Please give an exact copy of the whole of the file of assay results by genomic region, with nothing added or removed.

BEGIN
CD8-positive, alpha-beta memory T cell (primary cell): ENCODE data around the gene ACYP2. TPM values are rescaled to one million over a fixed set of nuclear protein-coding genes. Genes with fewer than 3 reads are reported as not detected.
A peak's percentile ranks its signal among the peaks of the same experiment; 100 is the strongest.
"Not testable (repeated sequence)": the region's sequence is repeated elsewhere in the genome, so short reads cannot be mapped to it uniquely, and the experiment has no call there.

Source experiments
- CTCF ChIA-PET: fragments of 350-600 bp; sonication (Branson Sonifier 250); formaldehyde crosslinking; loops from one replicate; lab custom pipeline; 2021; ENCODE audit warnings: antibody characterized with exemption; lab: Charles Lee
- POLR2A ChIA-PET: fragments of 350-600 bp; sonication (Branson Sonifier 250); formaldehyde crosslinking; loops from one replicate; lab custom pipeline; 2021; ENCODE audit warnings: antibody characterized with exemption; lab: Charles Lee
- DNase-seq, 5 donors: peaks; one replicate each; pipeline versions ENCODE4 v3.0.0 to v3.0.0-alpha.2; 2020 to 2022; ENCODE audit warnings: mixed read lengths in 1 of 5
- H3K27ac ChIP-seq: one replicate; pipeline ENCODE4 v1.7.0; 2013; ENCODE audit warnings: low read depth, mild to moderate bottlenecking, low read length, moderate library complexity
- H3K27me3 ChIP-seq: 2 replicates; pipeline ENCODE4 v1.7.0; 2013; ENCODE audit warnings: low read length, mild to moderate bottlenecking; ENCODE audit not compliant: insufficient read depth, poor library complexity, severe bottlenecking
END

CD8-positive, alpha-beta memory T cell (primary cell): ENCODE data around the gene ACYP2. TPM values are rescaled to one million over a fixed set of nuclear protein-coding genes. Genes with fewer than 3 reads are reported as not detected.
A peak's percentile ranks its signal among the peaks of the same experiment; 100 is the strongest.
"Not testable (repeated sequence)": the region's sequence is repeated elsewhere in the genome, so short reads cannot be mapped to it uniquely, and the experiment has no call there.

Source experiments
- CTCF ChIA-PET: fragments of 350-600 bp; sonication (Branson Sonifier 250); formaldehyde crosslinking; loops from one replicate; lab custom pipeline; 2021; ENCODE audit warnings: antibody characterized with exemption; lab: Charles Lee
- POLR2A ChIA-PET: fragments of 350-600 bp; sonication (Branson Sonifier 250); formaldehyde crosslinking; loops from one replicate; lab custom pipeline; 2021; ENCODE audit warnings: antibody characterized with exemption; lab: Charles Lee
- DNase-seq, 5 donors: peaks; one replicate each; pipeline versions ENCODE4 v3.0.0 to v3.0.0-alpha.2; 2020 to 2022; ENCODE audit warnings: mixed read lengths in 1 of 5
- H3K27ac ChIP-seq: one replicate; pipeline ENCODE4 v1.7.0; 2013; ENCODE audit warnings: low read depth, mild to moderate bottlenecking, low read length, moderate library complexity
- H3K27me3 ChIP-seq: 2 replicates; pipeline ENCODE4 v1.7.0; 2013; ENCODE audit warnings: low read length, mild to moderate bottlenecking; ENCODE audit not compliant: insufficient read depth, poor library complexity, severe bottlenecking